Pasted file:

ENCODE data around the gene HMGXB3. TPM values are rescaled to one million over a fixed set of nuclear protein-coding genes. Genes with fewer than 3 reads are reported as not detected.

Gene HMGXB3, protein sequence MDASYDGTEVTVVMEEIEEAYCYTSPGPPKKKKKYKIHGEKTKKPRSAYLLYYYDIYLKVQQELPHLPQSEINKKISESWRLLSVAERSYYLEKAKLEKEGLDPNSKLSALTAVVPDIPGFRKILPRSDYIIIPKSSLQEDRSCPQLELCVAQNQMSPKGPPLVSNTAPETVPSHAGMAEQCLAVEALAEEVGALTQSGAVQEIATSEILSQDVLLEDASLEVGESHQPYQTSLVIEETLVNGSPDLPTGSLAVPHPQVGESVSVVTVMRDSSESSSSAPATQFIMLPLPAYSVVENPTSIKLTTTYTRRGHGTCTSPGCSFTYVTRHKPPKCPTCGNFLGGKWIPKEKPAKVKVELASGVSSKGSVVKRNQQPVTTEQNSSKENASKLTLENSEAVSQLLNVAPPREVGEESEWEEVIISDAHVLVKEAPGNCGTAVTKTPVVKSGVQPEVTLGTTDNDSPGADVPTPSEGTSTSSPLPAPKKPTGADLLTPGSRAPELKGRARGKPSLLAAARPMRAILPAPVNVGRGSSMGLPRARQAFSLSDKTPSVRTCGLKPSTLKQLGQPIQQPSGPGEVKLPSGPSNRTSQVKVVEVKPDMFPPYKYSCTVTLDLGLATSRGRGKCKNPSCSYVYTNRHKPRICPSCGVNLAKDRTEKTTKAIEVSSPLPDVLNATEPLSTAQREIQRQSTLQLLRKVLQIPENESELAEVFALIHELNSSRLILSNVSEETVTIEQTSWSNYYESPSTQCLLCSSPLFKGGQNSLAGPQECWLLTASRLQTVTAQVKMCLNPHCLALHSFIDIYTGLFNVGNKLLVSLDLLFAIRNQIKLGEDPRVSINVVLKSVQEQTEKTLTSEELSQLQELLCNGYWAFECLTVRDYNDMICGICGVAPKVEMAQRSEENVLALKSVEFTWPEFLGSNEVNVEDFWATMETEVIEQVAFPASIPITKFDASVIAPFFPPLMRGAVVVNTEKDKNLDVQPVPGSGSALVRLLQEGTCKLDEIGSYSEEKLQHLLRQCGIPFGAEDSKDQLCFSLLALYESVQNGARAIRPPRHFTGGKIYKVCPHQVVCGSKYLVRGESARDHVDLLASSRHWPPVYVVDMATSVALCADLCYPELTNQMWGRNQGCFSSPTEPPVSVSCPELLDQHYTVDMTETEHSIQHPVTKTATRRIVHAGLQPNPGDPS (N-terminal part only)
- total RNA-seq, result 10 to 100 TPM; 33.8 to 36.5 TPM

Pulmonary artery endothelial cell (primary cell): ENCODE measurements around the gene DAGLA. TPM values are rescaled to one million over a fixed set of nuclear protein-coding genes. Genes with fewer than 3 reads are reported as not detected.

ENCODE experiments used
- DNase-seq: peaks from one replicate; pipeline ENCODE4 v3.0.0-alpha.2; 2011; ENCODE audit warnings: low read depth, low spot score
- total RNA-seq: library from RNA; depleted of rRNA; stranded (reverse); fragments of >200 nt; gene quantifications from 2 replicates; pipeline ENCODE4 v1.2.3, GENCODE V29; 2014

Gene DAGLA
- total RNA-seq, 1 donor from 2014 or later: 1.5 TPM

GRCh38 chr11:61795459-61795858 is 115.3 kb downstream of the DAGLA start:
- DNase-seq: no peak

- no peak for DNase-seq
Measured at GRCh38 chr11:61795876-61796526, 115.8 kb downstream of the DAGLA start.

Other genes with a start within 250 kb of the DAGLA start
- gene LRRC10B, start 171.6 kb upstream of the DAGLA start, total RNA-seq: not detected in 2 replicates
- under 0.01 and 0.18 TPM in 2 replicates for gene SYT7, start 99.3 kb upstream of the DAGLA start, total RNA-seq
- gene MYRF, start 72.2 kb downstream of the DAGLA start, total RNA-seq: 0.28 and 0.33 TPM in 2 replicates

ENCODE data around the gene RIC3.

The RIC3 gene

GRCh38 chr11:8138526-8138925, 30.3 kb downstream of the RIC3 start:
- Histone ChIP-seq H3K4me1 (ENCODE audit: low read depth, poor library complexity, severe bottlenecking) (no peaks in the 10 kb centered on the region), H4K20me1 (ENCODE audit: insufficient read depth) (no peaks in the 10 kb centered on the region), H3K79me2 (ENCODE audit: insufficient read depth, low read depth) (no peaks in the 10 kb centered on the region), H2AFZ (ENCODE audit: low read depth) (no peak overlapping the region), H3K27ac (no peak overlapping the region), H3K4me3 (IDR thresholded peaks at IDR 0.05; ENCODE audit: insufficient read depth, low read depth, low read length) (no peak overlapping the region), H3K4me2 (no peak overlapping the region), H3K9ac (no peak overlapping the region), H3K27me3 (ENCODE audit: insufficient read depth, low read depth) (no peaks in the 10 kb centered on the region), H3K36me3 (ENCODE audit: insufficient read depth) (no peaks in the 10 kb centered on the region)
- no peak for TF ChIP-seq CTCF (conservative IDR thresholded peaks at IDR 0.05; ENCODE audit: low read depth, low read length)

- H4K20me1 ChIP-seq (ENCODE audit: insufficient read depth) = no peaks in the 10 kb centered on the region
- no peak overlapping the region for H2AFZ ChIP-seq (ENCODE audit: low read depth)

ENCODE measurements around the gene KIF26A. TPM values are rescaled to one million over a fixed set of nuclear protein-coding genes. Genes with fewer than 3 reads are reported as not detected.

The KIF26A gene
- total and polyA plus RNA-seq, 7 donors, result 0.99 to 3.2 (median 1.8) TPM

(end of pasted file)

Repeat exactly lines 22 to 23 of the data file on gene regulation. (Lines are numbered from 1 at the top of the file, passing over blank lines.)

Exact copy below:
- no peak for TF ChIP-seq CTCF (conservative IDR thresholded peaks at IDR 0.05; ENCODE audit: low read depth, low read length)

- H4K20me1 ChIP-seq (ENCODE audit: insufficient read depth) = no peaks in the 10 kb centered on the region